CISU research projects have always been conceived as a continuous work of collection, cataloguing and analysis. Such is PreUfoCat, i.e. the catalog of observations of aerial phenomena over Italy in past centuries) and its editor Pietro Torre is constantly updating it.
In 2018 the third edition of “Strange Lights in Italian History” was published: a detailed collection of 3400 unusual aerial phenomena from Ancient Rome to 1899: more than 1000 pages with complete descriptions, bibliographic sources and evaluations.
Now he released a 40-pages booklet updating the catalogue with his hew findings in the last three years, adding new case histories and correcting or integrating some already published. It is available in both digital and paper format, as a to supplement to the latest full edition (also available in both formats on the website www.upiar.com).
Another recent book on the same subject was published by regional writer and historian Eraldo Baldini: “What they were seeing in the sky” [subtitled “Comets,’prodigies’, flying objects in the chronicles and testimonies from Antiquity at the end of the 17th century (with particular regard to the Romagna and Emilian areas”], is a collection of celestial phenomena accompanied by a rich and detailed bibliography (174 pages,“Il Ponte Vecchio” Publishing Company, Cesena).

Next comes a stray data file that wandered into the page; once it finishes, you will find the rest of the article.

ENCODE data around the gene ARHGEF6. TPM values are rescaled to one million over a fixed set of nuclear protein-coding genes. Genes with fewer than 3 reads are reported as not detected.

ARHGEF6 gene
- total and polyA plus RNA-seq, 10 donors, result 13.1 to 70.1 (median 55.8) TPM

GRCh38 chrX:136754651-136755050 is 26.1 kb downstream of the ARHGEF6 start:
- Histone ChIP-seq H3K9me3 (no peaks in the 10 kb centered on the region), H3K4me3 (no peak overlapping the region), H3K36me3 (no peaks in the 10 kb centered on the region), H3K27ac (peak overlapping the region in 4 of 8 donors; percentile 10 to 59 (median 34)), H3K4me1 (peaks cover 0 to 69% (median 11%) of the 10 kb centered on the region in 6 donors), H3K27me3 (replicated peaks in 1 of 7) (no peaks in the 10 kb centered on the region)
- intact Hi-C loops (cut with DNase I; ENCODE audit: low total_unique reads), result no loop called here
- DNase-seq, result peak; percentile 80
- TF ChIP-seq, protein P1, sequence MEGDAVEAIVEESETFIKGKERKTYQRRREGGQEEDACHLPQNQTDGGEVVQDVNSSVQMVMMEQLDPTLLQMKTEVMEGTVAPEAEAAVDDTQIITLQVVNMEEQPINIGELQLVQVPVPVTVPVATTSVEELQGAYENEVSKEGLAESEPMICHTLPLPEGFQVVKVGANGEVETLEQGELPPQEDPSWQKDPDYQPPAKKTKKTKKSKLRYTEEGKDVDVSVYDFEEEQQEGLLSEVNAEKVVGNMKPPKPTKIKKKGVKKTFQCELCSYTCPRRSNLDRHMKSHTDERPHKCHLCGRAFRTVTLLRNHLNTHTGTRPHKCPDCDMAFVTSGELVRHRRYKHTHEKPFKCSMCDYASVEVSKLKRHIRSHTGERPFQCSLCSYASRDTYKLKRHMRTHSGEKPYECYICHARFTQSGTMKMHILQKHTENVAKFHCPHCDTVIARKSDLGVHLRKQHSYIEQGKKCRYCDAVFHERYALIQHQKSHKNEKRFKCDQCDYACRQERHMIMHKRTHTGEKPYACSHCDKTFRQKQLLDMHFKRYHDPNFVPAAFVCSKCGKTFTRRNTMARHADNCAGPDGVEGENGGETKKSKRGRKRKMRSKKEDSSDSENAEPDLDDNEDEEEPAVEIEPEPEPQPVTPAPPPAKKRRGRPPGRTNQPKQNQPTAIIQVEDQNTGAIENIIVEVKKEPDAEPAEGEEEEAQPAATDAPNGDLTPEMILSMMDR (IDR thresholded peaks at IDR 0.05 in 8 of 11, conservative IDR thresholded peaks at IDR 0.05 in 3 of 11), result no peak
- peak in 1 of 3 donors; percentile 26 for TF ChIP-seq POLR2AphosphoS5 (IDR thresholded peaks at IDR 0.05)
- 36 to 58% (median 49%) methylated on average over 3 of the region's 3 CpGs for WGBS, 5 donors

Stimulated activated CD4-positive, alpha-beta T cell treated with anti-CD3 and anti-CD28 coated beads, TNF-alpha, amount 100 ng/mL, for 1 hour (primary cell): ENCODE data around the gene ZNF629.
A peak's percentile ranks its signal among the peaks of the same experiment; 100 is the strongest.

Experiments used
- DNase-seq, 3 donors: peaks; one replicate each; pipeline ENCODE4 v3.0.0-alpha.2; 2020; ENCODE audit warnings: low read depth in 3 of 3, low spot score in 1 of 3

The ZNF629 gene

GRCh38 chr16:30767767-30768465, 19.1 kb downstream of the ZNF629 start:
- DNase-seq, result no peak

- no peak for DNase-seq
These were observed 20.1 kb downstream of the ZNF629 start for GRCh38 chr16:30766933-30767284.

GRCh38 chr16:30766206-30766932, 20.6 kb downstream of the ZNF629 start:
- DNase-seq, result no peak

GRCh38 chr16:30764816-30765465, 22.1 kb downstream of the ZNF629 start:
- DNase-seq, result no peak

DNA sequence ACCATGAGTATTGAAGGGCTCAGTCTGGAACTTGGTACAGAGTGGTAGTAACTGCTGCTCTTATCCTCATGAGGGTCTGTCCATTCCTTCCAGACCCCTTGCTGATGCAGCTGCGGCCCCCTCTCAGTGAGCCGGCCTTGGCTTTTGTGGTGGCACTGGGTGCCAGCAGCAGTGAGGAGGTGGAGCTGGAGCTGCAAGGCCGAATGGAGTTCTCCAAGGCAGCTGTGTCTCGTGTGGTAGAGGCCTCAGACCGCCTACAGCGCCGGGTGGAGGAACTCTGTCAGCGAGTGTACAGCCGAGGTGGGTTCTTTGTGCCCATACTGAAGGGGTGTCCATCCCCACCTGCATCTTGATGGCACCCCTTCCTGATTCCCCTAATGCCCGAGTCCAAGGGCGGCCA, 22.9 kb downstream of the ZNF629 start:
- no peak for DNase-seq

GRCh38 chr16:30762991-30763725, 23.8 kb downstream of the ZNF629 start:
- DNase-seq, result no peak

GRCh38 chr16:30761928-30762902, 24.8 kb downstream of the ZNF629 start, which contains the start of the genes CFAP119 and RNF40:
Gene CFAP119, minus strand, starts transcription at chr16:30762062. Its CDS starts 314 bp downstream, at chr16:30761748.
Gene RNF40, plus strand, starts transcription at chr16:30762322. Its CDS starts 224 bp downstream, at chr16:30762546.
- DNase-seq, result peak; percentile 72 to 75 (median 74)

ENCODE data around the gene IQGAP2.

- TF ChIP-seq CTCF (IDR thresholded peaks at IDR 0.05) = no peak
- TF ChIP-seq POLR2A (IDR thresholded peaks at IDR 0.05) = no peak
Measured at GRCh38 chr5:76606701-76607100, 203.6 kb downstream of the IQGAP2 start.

Very interesting is the author’s approach in the book introduction: “It would perhaps be superficial to always and in any case liquidate the stories of some events such as fantasies, inventions and “editorial” operations: sometimes reports of events considered as “prodigious” may in fact contain, in addition to inevitable hyperboles, misunderstandings, political and religious purposes and commercial intentions, also elements of “truth” and , albeit flavored by the wonder of pre-scientific thought, they may represent chronicles and testimonies born from something concrete”.
Baldini also underlines how a sort of barrier seems to exist between sometimes hyper-rationalist attitudes and, on the other hand, the more exotic and imaginative interpretations we are unfortunately used to. His conclusion is therefore that “A reasoned and critical mediation has always appeared difficult, even if it is impossible to think that the supporters of the most extreme UFO theories do not have reservations and doubts about the interpretation of many passages of the old texts, and at the same time that the more prepared and “orthodox” historians do not in turn prove, in some cases, doubts, and do not ask themselves questions in front of certain descriptions. (…) It would be in our opinion necessary and constructive re-read today those accounts of ancient “prodigies”, especially the heavenly ones, with a critical but open mind, without having married ideas and matured preconceived closures, with the always precious ability to ask questions”.
Those are highly acceptable considerations, which seem reflected the same assumptions in our own way of dealing with this topic and in Pietro Torre’s whole work.